Only a few weeks ago, Netflix’s big-budget film Bright hit the streaming service with lots of big hopes but ran right into a tsunami of scorching reviews.

Indiewire’s David Ehrlich said, “there’s boring, there’s bad, and then there’s Bright, a movie so profoundly awful that Republicans will probably try to pass it into law over Christmas break.” Vanity Fair’s Jordan Hoffman added that Bright is a dreadful bore as a narrative and, even more aggravating, a visual non-event.” The Wrap’s Todd Gilchrist noted, “there may be no more unexpected (or damning) faint praise for David Ayer’s new movie Bright than this: It made me wish I was watching Suicide Squad instead.”

I wasn’t much kinder when I reviewed it for The Comeback. This big swing and a miss by the streaming service hoping to compete with Hollywood studios committed the deadly sin of being boring, which is shocking considering you can boil the logline down to “The world of Lord of the Rings but in the present day.”

“Watching Bright, you become acutely aware that the film is at once both excited and embarrassed by its own world-building. We’re given tantalizing imagery that gives us big ideas about the world of the film. We see a minotaur police officer helping round up a criminal. A dragon flies over the L.A. skyline at one point. We briefly visit the Elf District where they live a life of luxury and excess with a perceived disdain for the rest of us. And yet, all of those things are just moments in passing. You get to see that these things exist, but Bright doesn’t want to focus on them too much, lest you be distracted from the grimy plot of the movie. Whereas there’s an exciting and intriguing world to discover, this film would rather bog you down in less-interesting moments.”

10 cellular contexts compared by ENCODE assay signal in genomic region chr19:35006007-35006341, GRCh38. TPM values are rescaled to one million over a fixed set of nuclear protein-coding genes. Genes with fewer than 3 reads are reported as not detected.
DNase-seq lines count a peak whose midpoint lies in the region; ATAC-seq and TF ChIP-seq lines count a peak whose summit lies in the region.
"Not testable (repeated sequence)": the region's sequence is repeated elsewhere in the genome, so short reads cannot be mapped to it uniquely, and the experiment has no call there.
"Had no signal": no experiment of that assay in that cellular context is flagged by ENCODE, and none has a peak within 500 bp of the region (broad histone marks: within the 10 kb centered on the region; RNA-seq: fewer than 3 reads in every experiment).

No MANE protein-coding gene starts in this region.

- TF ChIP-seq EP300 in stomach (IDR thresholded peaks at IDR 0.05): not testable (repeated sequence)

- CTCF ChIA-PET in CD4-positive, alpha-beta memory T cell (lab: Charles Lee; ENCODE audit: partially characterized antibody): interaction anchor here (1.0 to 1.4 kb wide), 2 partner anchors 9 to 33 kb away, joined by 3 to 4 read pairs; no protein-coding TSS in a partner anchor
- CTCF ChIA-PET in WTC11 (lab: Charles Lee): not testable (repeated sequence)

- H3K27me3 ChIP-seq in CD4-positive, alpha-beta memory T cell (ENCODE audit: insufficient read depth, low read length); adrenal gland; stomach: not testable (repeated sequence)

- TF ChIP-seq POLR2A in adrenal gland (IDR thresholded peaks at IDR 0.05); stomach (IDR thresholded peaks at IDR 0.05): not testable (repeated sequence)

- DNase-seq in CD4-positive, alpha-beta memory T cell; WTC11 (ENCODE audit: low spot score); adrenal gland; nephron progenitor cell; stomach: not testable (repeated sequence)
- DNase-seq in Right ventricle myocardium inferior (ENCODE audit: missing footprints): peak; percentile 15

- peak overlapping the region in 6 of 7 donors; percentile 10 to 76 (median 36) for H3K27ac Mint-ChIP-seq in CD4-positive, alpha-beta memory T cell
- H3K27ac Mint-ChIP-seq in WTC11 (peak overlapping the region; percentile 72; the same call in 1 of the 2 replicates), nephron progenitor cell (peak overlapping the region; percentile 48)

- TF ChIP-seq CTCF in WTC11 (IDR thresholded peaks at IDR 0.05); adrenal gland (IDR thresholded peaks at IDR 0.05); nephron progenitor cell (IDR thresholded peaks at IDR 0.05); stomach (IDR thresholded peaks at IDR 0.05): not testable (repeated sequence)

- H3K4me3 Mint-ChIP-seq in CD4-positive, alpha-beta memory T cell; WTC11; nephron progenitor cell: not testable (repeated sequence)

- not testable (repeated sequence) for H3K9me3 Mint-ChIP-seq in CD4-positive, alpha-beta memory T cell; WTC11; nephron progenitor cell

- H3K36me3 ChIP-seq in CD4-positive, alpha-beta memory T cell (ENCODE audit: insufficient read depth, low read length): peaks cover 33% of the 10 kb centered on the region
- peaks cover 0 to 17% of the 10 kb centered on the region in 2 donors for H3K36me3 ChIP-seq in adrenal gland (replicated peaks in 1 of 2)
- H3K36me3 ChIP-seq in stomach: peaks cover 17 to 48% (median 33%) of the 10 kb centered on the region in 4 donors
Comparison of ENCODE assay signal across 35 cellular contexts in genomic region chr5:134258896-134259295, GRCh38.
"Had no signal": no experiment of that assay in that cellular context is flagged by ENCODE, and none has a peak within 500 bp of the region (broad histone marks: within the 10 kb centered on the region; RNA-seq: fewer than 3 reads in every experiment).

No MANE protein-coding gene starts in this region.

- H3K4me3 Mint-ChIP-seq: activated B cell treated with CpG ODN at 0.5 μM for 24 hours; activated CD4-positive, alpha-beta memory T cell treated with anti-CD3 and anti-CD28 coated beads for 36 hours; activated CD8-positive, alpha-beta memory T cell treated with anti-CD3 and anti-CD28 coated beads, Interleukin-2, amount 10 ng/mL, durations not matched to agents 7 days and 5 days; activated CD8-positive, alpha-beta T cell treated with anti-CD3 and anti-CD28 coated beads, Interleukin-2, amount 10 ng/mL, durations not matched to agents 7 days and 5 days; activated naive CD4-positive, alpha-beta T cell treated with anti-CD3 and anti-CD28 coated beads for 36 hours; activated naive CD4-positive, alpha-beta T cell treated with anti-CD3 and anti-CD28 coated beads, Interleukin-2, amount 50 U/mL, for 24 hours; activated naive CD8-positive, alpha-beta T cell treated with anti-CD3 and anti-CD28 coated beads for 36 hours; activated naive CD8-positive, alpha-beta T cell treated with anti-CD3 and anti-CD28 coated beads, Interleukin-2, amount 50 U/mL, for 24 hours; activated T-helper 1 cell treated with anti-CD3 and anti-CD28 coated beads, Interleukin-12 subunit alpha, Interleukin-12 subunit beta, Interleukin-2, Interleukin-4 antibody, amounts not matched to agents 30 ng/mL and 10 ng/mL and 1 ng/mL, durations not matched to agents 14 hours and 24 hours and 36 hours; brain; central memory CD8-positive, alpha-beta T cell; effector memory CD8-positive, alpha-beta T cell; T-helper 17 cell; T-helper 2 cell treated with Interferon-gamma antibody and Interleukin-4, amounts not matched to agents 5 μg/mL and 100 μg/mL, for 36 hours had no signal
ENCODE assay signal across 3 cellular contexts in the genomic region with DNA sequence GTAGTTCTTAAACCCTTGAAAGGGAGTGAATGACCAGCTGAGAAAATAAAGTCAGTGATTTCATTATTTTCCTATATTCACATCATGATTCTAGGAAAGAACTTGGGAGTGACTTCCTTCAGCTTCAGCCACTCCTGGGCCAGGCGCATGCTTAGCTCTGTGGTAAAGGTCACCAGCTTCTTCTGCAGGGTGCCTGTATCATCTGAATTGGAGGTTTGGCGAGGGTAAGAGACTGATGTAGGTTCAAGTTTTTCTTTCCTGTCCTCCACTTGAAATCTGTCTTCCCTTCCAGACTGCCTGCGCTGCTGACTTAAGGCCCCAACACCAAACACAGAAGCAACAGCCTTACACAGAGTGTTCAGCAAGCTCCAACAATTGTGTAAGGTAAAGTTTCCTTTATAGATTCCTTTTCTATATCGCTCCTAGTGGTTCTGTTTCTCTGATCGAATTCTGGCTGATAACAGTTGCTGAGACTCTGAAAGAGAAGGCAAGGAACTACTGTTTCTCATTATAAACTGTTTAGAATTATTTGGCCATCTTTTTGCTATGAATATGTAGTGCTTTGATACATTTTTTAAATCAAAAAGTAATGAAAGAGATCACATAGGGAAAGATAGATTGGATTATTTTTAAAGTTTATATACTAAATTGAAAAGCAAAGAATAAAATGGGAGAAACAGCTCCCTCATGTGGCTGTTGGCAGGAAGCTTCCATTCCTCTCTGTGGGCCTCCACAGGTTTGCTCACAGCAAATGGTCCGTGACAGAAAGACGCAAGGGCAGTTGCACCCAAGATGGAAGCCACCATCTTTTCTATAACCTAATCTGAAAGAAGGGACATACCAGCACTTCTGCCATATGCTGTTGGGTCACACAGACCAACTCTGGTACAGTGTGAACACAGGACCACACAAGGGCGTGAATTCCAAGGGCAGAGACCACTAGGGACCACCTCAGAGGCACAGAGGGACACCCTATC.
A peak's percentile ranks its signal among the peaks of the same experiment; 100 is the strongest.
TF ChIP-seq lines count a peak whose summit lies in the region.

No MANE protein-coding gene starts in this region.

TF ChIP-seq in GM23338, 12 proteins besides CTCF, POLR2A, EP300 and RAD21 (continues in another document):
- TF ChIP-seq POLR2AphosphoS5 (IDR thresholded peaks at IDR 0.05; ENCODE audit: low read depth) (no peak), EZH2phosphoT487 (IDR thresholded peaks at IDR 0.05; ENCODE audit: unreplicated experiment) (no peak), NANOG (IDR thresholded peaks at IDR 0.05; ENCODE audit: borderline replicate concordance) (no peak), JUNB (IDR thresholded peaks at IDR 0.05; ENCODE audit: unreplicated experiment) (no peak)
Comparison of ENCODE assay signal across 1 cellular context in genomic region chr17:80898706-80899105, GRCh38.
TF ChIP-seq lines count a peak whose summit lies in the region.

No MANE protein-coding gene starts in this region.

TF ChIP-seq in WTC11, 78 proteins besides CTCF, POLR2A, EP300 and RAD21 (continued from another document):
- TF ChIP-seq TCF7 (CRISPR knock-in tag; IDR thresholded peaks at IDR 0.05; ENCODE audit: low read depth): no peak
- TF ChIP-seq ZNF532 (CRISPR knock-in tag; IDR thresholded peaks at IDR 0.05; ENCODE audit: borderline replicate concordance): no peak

Netflix greenlit a sequel before the film was released, but many wondered if those plans would be quietly scrapped, given the reaction. However, there was always the possibility that Netflix would announce that Bright was a massive hit, which for all we know it might be, considering how secretive they are about their audience numbers. Turns out, Netflix still must have liked what they saw because they made it official on Wednesday that Bright 2 was in the works.

Sure enough, Netflix claimed in a press release that Bright was the No. 1 movie on Netflix internationally and has become the “highest viewed Netflix film ever on the service in its first week of release and one of the biggest originals (including sequels/additional seasons) Netflix has ever launched.” Of course, Netflix also promoted Bright to the moon so it wouldn’t be too surprising to hear that audiences wanted to check out the Will Smith vehicle, good or bad.